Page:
During my virtual vagabonds through the world of Internet, I have picked up on a few trends and mindsets which concern me. In addition, I have noticed that mental attitudes of pianists, more specifically so those of teachers, are regrettably a few dots off centre in terms of action, approach, thought, persona (detected through words written and thoughts shared) and ability in teaching (within the realms of this blog), jazz piano.
I commence with a disclaimer: I am aware that the majority of piano teachers are qualified, experienced and perhaps even successful performers in their own right. I astutely observe that many, if not all, teach for the love of teaching and the joy of watching students grow under their tutorship. With this is mind, I wish to not offend, but rather encourage a particular approach and mindset which I trust will benefit a good few to guide their students in a more pleasurable way for both in the field of jazz piano education.
I begin with 3 points of note:
- Many teachers pose questions about difficult students and how to deal with those who uninterested or who show little care in practice at home (parents' encouragement or not);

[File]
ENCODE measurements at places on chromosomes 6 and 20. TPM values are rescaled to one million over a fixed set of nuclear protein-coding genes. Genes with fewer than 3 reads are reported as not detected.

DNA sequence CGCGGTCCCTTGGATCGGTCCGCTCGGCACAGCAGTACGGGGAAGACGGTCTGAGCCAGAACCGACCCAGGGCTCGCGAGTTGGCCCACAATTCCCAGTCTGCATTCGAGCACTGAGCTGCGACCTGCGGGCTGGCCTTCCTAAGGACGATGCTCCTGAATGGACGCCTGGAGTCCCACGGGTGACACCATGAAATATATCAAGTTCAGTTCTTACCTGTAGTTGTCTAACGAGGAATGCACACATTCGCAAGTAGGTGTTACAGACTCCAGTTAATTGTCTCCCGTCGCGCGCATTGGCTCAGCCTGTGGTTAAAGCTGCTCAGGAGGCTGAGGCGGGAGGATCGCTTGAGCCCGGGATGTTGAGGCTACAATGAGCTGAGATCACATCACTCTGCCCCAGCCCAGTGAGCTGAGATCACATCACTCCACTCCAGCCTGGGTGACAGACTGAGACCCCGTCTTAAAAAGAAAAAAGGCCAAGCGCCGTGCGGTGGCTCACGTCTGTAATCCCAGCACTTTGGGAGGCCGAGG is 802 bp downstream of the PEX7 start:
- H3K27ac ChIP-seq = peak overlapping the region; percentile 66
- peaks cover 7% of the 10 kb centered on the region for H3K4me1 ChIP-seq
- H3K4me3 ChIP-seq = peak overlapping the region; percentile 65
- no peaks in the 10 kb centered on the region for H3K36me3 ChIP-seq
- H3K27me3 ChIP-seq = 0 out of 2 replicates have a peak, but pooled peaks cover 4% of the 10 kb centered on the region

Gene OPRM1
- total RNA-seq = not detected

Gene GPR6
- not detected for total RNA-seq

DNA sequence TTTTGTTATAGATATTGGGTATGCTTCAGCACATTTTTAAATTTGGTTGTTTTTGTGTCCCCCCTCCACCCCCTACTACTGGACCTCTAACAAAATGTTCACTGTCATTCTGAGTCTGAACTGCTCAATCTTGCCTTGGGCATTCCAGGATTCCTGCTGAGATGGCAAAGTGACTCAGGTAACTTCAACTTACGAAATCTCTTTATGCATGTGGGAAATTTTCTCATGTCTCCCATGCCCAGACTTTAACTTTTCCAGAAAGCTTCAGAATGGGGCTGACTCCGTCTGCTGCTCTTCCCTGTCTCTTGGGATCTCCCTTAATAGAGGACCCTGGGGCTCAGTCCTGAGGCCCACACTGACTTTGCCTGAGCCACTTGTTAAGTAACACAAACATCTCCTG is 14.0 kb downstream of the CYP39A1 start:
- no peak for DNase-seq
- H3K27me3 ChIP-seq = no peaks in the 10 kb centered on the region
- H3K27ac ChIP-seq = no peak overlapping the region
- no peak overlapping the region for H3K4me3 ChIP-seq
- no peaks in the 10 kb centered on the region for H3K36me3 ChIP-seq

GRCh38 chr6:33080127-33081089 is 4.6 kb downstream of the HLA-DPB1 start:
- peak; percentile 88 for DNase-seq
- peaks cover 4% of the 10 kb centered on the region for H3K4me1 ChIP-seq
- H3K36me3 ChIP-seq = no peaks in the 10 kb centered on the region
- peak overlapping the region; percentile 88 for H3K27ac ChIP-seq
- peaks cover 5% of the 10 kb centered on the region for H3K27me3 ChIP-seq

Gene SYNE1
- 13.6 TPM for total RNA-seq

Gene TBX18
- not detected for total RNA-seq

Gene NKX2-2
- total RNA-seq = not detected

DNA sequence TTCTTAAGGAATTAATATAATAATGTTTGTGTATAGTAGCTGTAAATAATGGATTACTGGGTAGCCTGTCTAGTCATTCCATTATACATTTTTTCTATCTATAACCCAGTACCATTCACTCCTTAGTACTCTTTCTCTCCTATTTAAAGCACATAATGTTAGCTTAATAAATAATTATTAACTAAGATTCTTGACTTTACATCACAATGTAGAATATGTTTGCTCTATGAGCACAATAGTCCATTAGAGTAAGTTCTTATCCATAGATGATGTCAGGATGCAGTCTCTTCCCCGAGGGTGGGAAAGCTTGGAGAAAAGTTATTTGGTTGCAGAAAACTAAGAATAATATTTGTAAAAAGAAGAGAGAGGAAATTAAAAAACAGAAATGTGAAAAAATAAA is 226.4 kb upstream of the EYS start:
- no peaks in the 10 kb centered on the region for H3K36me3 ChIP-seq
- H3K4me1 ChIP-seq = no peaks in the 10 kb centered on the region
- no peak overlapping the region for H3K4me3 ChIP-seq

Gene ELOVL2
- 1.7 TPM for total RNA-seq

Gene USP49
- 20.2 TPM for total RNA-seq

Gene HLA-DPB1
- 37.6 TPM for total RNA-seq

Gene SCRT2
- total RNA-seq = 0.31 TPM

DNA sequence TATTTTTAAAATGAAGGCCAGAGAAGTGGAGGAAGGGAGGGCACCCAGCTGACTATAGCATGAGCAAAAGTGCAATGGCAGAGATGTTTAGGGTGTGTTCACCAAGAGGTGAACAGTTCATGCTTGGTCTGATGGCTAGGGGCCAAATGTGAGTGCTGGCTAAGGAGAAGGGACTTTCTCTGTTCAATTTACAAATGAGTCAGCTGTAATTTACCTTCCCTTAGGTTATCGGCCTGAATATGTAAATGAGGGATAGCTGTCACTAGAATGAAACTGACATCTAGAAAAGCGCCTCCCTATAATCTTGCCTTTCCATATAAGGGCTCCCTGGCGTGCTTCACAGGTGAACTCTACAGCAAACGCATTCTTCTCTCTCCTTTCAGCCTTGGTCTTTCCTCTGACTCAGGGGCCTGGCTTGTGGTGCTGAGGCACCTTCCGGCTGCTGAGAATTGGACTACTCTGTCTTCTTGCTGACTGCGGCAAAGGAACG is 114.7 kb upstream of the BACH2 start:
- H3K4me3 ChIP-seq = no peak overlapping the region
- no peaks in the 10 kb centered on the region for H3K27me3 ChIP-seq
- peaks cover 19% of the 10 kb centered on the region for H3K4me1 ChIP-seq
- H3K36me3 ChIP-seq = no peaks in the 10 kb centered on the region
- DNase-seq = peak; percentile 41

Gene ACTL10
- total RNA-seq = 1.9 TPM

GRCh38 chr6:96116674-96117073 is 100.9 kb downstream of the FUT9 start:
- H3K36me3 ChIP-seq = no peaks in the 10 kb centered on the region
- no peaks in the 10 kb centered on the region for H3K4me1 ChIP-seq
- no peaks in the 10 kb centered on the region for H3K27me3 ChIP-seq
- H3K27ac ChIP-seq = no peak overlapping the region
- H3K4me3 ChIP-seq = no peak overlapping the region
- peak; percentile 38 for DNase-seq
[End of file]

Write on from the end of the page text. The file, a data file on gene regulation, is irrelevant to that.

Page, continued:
- It seems a common trend for teachers to need to open up their students to more 'jazzy' playing styles but due to their classical training and experience, they are ill-equipped to successfully assist;
- Discussion on the physical side of piano playing is just saturated by comments on rotation, wrists, elbows et al, all which lead to no definitive solution.
A student who shows little interest is merely acting subconsciously; this must be understood. They do not necessarily dislike the teacher, piano or music in general, but are being negatively influenced by some outside, unknown force which must be identified. Rather than the teacher become overly-sensitive and concerned that they are falling short of their paid-for obligation, they should become the friend, the psychologist, the 'one to go to' so that the student feels at peace to discuss, even passively, that which is acting as an obstacle to their interest in piano. Each case being unique, the teacher must be less strict about money and time and more focused on encouraging the student to prioritise their thoughts and to find an honest place for piano in their lives. A good idea is to spend a piano lesson writing down what the 'uninterested' student likes in the world, then what they would like to change, and finding similarities between your own life and theirs, adding that music through the piano helped to make your life better. A demonstration of a piece of music which helped you through a particularly difficult moment in your life will open a channel with this 'uninterested' student and will most likely affect them on a level deep enough to want to continue with you for you have given them a means to an end; music will solve their problems.